My Grace Hopper Experience as a UX Designer
This October I attended the Grace Hopper Celebration of Women in Computing in Orlando, Florida. This article captures my experience.
First off, huge shout out to Purdue’s Computer Graphics Technology department for funding me for this event. You made a dream of mine possible and you taught me that there’s truth behind the phrase “you don’t get what you don’t ask for”, so thank you.
To kick of the conference, we heard incredible speeches from successful women in tech such Fei Fei Li (Chief Scientist of AI/ML at Google Cloud), and Melinda Gates (former Microsoft employee and advocate for women in tech). We heard their journey into tech and the challenges they’ve faced along the way.
Hearing these women speak gave me hope that I too can become a successful woman in tech one day. Each of these women spoke about barriers they’ve faced in their careers. Susan Black, the Founder and CEO of TechMums, spoke about being in an abusive relationship before going into tech. Fei Fei Li spoke about coming to America as a child and barely knowing English. Melinda Gates spoke about her failure with Microsoft Bob. But all of these women picked themselves up after their setbacks and kept going.
Melinda Gates gave a powerful speech about her hopes for aspiring women technologists. She told us about the shocking statistics of women in tech— that women only make up a quarter of the tech workforce, and that the numbers are only getting worse.
Melinda touched on some great points that I see present in the narrative around tech today. Too many times have I heard that tech is “too nerdy” and “too difficult”. I’ve heard people tell me that they “just don’t get computers”. This narrative is formed when women don’t see people like them in tech. To solve this issue, we need to create more opportunities for women to break into the tech world. As Melinda puts it “For anyone and everyone who has talent and interest, there should be a way into tech. Not just one pipeline. Many pathways.”
After the opening keynote, my friends and I made our way to the career fair hall. Over 100 company sponsors were present at the fair, each with their own elaborate and over-the-top booth display. To be in a room filled with thousands of driven women technologists was energizing to say the least.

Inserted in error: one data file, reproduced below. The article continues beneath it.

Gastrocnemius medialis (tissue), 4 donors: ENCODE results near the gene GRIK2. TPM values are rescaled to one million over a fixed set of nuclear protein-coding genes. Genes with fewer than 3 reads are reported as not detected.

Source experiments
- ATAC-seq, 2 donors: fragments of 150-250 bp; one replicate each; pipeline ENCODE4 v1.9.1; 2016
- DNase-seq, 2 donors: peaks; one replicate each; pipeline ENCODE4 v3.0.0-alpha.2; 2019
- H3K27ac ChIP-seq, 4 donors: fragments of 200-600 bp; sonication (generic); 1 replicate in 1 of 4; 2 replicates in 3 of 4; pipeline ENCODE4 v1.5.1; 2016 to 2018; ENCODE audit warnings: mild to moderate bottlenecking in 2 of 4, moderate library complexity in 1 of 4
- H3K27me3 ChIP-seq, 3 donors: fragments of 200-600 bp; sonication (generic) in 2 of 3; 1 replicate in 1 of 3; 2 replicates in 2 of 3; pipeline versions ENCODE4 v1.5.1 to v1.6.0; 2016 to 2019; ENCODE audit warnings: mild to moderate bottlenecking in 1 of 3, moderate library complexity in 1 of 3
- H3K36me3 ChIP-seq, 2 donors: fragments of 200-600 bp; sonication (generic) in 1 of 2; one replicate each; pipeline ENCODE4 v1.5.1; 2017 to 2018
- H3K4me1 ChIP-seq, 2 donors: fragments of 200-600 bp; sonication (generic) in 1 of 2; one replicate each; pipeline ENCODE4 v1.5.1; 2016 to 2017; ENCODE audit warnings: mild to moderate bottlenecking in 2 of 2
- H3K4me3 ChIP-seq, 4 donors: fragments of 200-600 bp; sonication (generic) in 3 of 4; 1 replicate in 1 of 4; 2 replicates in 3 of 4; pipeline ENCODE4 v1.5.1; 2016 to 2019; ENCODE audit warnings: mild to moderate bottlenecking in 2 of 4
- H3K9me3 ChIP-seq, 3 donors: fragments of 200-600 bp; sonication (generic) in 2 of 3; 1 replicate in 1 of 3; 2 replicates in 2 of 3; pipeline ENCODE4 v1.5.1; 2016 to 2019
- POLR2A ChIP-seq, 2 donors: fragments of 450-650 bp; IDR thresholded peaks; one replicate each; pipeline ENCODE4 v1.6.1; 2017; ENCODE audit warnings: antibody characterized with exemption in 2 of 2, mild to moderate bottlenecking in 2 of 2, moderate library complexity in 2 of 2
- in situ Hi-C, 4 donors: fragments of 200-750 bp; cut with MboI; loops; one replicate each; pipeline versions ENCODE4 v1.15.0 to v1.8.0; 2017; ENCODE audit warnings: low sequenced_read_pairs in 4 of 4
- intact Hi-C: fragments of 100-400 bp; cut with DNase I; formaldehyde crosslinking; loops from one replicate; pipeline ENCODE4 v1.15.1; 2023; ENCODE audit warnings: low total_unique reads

Here are a few of the beautiful booth displays:
I had the opportunity to talk to countless companies about my interest in User Experience Design in hopes of landing an internship for the coming summer. The companies at the conference were hiring for a variety of roles from Software Engineering to UX to Data Science.
I learned the importance of interpersonal skills and how to have meaningful conversations with recruiters. Within the first hour of being at the career fair, I had already figured out how to navigate it successfully. Here’s what I learned:
- Display yourself with confidence and poise, it goes a long way.
- Plan what to say to each company, prepare to talk about your previous work experience.
- Ask open ended questions to recruiters to keep the conversation flowing.
- Be resilient. Don’t get let down by one negative experience, there’s plenty of companies to talk to.
- Be persistent. Ask the recruiters for their contact information to follow up with them later.
During the conference, we also had the opportunity to attend a variety of sessions, which were talks held by female technologists. These sessions covered topics from Virtual Reality to Human Computer Interaction.
I went to a session called “Designing with Color: A Collaborative Curiosity”, hosted by two employees at IBM. I learned about designing for people with visual impairments, and how to make sure your design is accessible to them. We learned about the ideal contrast ratios for accessibility, and we tried on glasses that simulated the vision of someone with visual impairments. It was interesting to see how my coursework at Purdue played out in the real world.
Every night after the career fair and sessions, companies hosted networking events. On the first day, Twitter hosted “Twitter’s Night Out” which was a networking event with free food and dancing. Ebay had a networking event one night which was a huge dance party. It was a great way to let off some steam and mingle with other Grace Hopper attendees.
Overall, this conference was an incredible learning experience. My hope is that Purdue continues to send more UX Design students to this amazing conference. It will be a huge step in the furtherance of women in tech, and hopefully it will inspire women at Purdue to pursue their careers in technology.